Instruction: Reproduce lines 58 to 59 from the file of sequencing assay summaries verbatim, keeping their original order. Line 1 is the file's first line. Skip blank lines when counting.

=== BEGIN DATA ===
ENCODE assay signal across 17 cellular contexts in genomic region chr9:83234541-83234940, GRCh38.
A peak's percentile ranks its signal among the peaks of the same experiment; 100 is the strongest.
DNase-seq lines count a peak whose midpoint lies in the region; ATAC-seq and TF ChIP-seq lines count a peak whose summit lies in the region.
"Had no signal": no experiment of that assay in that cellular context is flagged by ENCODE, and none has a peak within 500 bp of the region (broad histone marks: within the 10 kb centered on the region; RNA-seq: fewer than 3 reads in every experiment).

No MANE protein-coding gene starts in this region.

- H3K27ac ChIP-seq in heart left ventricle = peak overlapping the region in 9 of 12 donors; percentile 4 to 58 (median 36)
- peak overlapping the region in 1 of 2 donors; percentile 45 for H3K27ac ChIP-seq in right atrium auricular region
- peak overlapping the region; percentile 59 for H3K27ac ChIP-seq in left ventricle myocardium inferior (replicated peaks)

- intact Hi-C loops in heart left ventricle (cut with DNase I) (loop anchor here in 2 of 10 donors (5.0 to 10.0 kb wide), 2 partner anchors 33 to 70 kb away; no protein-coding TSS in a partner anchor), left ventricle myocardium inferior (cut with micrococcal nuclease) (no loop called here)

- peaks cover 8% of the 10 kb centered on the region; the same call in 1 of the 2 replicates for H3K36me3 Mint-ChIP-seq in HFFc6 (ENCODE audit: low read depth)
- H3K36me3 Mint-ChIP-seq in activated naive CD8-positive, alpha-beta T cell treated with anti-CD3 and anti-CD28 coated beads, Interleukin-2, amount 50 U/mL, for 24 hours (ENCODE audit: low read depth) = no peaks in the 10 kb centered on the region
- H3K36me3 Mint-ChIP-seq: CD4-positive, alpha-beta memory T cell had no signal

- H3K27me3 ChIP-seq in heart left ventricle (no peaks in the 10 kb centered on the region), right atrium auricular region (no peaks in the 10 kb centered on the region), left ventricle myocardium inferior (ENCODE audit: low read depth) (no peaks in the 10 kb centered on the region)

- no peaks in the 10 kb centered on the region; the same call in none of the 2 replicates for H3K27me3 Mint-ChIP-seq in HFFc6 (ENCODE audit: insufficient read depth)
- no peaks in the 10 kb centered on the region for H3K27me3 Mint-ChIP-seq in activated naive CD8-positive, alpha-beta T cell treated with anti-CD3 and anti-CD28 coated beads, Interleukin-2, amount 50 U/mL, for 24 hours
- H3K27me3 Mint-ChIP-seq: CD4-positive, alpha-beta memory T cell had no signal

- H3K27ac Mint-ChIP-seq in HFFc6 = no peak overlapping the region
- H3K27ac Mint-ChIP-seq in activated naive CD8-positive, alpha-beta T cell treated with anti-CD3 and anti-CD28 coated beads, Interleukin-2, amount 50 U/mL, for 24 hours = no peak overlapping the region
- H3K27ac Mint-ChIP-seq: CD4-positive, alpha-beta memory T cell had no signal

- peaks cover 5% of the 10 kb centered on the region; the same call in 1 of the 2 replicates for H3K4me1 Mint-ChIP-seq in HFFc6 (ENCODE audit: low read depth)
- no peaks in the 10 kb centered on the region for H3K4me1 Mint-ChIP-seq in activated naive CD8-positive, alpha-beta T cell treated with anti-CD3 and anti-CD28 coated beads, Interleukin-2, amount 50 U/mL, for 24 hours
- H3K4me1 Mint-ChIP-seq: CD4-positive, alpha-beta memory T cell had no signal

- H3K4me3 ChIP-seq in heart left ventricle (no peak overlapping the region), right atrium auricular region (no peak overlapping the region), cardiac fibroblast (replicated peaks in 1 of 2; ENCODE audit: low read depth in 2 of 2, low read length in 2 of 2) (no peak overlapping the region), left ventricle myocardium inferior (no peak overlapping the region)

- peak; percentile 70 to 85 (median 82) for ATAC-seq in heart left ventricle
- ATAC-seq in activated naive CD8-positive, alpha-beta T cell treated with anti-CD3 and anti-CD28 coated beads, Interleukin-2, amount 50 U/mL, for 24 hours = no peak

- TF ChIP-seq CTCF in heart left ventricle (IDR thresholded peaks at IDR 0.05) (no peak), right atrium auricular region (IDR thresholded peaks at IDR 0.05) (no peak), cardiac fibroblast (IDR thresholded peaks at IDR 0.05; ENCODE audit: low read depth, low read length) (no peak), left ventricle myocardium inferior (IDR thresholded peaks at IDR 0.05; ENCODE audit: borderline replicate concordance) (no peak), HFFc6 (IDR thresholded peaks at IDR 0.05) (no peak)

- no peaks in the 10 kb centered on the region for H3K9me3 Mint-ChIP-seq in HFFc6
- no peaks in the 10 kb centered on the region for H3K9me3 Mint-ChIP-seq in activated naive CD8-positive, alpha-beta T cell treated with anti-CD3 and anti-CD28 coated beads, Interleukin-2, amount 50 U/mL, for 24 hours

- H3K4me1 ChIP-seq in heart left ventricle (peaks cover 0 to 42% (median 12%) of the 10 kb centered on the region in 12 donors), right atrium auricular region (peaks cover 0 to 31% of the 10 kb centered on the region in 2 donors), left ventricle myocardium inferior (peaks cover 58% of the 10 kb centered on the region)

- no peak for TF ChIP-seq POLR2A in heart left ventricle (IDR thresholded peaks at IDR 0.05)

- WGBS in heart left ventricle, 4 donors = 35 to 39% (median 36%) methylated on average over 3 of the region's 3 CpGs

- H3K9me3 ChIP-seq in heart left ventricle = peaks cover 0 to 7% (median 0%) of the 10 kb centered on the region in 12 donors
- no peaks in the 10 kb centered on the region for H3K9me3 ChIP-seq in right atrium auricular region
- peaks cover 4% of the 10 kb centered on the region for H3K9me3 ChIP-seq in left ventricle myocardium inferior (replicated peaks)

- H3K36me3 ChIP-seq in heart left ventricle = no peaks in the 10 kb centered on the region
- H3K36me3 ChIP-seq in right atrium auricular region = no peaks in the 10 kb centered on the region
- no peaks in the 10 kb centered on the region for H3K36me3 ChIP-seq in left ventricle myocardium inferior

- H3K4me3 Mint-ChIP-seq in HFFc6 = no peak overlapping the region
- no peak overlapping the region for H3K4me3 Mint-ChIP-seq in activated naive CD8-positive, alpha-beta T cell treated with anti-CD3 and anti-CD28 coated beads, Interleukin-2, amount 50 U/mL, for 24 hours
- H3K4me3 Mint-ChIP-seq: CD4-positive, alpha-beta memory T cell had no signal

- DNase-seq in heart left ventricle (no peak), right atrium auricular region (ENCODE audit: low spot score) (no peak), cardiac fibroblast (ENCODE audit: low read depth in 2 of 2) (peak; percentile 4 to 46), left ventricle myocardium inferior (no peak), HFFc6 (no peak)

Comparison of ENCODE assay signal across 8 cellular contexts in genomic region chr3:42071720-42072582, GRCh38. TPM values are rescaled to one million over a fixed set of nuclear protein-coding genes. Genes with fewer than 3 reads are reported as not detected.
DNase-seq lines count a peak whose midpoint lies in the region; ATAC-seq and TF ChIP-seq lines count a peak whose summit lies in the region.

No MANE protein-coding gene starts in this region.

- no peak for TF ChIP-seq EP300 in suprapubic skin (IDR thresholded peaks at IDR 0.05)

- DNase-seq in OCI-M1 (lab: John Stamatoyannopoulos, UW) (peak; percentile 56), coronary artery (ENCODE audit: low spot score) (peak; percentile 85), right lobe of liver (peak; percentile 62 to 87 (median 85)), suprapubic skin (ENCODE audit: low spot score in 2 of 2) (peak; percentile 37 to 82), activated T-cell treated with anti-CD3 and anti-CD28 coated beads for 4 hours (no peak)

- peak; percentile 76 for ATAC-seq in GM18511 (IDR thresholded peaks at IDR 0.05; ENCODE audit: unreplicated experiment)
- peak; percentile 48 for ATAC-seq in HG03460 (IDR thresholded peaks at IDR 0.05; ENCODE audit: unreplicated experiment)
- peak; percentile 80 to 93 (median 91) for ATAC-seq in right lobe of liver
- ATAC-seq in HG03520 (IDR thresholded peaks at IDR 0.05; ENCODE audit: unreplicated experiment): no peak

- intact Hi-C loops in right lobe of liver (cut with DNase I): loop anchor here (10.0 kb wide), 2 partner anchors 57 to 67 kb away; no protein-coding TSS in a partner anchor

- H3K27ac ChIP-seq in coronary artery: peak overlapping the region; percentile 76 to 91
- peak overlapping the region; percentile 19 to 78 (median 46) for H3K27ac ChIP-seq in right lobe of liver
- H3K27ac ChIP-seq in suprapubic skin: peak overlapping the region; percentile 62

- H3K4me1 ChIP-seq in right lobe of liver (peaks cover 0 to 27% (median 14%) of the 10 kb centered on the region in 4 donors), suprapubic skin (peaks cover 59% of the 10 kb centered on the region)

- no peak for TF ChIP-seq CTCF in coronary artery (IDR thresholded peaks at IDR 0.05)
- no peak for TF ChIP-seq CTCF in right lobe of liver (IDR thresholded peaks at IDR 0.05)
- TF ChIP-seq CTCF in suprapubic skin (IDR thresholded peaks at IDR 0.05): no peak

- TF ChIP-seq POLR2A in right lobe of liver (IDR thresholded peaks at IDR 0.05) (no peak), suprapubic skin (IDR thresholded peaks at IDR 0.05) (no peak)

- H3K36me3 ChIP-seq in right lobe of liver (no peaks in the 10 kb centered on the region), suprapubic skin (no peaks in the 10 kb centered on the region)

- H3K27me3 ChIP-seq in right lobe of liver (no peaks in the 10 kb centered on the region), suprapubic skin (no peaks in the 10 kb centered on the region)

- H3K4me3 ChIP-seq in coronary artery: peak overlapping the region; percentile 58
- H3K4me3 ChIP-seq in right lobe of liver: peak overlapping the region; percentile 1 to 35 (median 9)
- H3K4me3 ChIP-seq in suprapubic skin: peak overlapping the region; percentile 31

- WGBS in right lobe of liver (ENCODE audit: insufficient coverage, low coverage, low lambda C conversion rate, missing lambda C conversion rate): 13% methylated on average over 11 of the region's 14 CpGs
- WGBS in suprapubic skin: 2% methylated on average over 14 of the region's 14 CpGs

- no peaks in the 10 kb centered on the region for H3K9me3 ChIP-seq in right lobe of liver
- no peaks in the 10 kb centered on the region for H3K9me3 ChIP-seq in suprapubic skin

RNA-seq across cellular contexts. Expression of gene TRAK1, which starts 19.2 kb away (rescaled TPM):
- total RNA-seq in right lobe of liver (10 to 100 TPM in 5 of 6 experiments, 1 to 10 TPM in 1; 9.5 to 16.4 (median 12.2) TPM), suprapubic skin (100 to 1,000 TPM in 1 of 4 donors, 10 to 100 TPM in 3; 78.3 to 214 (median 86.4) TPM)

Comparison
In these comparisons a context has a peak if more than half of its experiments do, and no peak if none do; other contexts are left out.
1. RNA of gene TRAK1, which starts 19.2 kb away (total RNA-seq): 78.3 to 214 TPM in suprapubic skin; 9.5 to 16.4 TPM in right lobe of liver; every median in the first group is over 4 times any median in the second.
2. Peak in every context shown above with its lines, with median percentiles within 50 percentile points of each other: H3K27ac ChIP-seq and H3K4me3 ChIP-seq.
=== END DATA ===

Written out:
- TF ChIP-seq CTCF in suprapubic skin (IDR thresholded peaks at IDR 0.05): no peak

- TF ChIP-seq POLR2A in right lobe of liver (IDR thresholded peaks at IDR 0.05) (no peak), suprapubic skin (IDR thresholded peaks at IDR 0.05) (no peak)